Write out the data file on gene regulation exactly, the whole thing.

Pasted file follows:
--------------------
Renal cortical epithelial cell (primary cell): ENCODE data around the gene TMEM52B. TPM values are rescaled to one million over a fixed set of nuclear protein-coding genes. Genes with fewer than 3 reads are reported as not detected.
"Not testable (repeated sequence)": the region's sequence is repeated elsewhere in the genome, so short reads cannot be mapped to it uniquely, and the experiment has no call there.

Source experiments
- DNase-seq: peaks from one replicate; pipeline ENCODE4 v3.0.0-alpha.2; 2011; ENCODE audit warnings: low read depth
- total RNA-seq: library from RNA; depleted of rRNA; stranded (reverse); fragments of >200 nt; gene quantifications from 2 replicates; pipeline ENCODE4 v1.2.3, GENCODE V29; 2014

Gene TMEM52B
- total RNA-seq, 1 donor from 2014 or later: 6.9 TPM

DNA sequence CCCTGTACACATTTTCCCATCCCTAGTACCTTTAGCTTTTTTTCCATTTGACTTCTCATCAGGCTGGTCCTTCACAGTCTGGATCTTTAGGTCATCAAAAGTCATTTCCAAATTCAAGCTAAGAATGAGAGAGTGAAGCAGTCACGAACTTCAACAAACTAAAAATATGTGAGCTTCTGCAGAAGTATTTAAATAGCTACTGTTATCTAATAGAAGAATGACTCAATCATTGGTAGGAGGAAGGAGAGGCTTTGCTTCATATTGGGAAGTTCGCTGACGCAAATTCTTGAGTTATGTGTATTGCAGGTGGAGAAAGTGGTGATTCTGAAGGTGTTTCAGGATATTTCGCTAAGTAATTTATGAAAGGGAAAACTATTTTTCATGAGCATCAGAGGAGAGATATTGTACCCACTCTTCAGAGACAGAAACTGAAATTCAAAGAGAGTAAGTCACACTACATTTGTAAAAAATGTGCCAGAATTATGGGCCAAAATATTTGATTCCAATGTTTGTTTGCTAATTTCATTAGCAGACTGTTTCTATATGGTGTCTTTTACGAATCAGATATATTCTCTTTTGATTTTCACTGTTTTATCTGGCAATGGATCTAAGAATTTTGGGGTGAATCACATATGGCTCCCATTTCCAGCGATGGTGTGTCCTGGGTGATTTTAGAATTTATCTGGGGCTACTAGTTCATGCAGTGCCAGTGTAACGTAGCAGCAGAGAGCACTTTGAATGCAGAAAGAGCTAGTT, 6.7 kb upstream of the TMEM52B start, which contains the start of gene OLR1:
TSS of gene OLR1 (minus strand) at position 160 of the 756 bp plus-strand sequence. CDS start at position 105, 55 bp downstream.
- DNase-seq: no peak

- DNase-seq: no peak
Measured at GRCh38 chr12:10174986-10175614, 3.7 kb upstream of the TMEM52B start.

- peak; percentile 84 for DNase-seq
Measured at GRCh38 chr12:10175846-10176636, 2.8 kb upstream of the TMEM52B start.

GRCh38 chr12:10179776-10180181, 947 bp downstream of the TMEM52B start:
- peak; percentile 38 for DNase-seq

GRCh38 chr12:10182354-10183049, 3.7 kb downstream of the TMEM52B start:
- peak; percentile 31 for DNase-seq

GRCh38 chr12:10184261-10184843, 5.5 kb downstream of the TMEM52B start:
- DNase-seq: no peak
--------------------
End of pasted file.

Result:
Renal cortical epithelial cell (primary cell): ENCODE data around the gene TMEM52B. TPM values are rescaled to one million over a fixed set of nuclear protein-coding genes. Genes with fewer than 3 reads are reported as not detected.
"Not testable (repeated sequence)": the region's sequence is repeated elsewhere in the genome, so short reads cannot be mapped to it uniquely, and the experiment has no call there.

Source experiments
- DNase-seq: peaks from one replicate; pipeline ENCODE4 v3.0.0-alpha.2; 2011; ENCODE audit warnings: low read depth
- total RNA-seq: library from RNA; depleted of rRNA; stranded (reverse); fragments of >200 nt; gene quantifications from 2 replicates; pipeline ENCODE4 v1.2.3, GENCODE V29; 2014

Gene TMEM52B
- total RNA-seq, 1 donor from 2014 or later: 6.9 TPM

DNA sequence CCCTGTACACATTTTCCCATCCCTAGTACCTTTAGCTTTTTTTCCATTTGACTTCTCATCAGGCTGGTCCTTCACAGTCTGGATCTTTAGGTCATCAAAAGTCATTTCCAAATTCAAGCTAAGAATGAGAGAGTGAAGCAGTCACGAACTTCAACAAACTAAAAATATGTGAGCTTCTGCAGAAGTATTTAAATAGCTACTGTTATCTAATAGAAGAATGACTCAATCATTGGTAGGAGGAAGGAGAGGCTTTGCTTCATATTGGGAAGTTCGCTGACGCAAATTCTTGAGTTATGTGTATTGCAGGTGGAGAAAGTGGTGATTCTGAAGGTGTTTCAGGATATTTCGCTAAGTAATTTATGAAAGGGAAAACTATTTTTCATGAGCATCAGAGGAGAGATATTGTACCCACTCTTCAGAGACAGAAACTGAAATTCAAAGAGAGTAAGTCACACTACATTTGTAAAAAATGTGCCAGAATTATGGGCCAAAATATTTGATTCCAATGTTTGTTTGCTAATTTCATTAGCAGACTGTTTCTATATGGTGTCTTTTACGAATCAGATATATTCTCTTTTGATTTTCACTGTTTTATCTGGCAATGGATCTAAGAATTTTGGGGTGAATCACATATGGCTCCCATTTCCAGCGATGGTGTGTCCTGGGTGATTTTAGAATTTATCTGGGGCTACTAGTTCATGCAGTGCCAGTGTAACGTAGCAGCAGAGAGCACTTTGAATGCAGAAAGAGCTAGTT, 6.7 kb upstream of the TMEM52B start, which contains the start of gene OLR1:
TSS of gene OLR1 (minus strand) at position 160 of the 756 bp plus-strand sequence. CDS start at position 105, 55 bp downstream.
- DNase-seq: no peak

- DNase-seq: no peak
Measured at GRCh38 chr12:10174986-10175614, 3.7 kb upstream of the TMEM52B start.

- peak; percentile 84 for DNase-seq
Measured at GRCh38 chr12:10175846-10176636, 2.8 kb upstream of the TMEM52B start.

GRCh38 chr12:10179776-10180181, 947 bp downstream of the TMEM52B start:
- peak; percentile 38 for DNase-seq

GRCh38 chr12:10182354-10183049, 3.7 kb downstream of the TMEM52B start:
- peak; percentile 31 for DNase-seq

GRCh38 chr12:10184261-10184843, 5.5 kb downstream of the TMEM52B start:
- DNase-seq: no peak